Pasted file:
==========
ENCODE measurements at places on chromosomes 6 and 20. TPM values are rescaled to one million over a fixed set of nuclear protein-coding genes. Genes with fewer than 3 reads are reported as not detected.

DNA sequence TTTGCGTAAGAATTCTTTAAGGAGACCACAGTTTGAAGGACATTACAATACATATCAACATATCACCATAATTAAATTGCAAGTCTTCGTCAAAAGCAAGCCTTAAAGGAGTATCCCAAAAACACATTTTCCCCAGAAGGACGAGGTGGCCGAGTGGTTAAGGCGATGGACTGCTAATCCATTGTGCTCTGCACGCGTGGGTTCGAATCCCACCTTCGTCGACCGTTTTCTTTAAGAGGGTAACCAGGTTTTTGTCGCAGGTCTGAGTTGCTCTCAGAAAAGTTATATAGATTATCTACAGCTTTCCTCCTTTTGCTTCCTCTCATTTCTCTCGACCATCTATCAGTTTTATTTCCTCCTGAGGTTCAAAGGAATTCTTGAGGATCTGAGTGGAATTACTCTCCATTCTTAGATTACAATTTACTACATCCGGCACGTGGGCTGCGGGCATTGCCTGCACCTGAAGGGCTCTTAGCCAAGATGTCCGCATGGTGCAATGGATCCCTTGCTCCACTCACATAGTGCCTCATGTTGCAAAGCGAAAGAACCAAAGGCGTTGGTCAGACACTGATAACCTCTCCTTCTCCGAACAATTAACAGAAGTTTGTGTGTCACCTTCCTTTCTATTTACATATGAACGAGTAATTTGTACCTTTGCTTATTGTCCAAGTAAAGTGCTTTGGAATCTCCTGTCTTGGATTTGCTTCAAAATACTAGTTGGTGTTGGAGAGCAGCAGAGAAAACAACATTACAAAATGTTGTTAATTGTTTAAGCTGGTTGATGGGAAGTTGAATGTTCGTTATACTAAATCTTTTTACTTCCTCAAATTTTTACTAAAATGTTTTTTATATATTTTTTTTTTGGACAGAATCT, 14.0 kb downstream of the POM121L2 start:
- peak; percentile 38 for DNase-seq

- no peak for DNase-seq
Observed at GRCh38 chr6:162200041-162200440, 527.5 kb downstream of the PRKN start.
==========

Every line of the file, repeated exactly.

ENCODE measurements at places on chromosomes 6 and 20. TPM values are rescaled to one million over a fixed set of nuclear protein-coding genes. Genes with fewer than 3 reads are reported as not detected.

DNA sequence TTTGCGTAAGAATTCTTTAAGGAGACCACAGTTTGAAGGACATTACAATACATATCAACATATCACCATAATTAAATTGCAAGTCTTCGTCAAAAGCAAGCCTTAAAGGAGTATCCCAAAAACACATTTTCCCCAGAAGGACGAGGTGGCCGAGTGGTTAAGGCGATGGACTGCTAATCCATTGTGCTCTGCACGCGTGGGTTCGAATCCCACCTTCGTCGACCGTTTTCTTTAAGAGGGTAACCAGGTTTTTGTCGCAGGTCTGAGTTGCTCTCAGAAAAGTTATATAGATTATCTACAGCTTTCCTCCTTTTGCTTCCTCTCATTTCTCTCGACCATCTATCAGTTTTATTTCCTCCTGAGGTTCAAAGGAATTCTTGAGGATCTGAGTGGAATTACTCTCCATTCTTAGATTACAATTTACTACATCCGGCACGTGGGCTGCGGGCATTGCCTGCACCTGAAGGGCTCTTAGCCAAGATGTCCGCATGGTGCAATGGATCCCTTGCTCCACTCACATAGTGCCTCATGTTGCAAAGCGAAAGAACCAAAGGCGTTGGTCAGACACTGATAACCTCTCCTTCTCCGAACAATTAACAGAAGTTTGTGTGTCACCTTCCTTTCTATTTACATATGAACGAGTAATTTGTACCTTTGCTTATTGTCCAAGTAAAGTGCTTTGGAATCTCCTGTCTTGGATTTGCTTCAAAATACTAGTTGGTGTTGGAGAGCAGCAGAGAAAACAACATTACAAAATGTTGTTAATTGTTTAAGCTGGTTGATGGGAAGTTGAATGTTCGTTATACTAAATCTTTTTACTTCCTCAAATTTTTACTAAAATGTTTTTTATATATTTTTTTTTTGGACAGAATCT, 14.0 kb downstream of the POM121L2 start:
- peak; percentile 38 for DNase-seq

- no peak for DNase-seq
Observed at GRCh38 chr6:162200041-162200440, 527.5 kb downstream of the PRKN start.